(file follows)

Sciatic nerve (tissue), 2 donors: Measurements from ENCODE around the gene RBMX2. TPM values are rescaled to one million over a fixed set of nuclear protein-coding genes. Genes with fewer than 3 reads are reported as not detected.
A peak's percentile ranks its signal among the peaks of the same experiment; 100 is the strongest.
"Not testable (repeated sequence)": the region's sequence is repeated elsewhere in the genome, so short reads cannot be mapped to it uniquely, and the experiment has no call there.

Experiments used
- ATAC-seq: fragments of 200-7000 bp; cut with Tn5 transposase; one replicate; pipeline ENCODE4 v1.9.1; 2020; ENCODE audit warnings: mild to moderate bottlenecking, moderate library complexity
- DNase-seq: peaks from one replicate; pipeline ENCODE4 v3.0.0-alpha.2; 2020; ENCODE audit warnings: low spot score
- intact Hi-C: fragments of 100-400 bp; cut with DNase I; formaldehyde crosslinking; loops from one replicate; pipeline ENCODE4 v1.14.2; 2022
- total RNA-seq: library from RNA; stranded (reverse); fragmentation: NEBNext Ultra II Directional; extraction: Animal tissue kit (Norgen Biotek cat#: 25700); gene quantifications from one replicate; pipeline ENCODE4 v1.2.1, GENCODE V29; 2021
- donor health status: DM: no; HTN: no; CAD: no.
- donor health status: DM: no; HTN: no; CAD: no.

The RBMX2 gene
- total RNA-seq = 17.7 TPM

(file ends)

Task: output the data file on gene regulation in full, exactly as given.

Sciatic nerve (tissue), 2 donors: Measurements from ENCODE around the gene RBMX2. TPM values are rescaled to one million over a fixed set of nuclear protein-coding genes. Genes with fewer than 3 reads are reported as not detected.
A peak's percentile ranks its signal among the peaks of the same experiment; 100 is the strongest.
"Not testable (repeated sequence)": the region's sequence is repeated elsewhere in the genome, so short reads cannot be mapped to it uniquely, and the experiment has no call there.

Experiments used
- ATAC-seq: fragments of 200-7000 bp; cut with Tn5 transposase; one replicate; pipeline ENCODE4 v1.9.1; 2020; ENCODE audit warnings: mild to moderate bottlenecking, moderate library complexity
- DNase-seq: peaks from one replicate; pipeline ENCODE4 v3.0.0-alpha.2; 2020; ENCODE audit warnings: low spot score
- intact Hi-C: fragments of 100-400 bp; cut with DNase I; formaldehyde crosslinking; loops from one replicate; pipeline ENCODE4 v1.14.2; 2022
- total RNA-seq: library from RNA; stranded (reverse); fragmentation: NEBNext Ultra II Directional; extraction: Animal tissue kit (Norgen Biotek cat#: 25700); gene quantifications from one replicate; pipeline ENCODE4 v1.2.1, GENCODE V29; 2021
- donor health status: DM: no; HTN: no; CAD: no.
- donor health status: DM: no; HTN: no; CAD: no.

The RBMX2 gene
- total RNA-seq = 17.7 TPM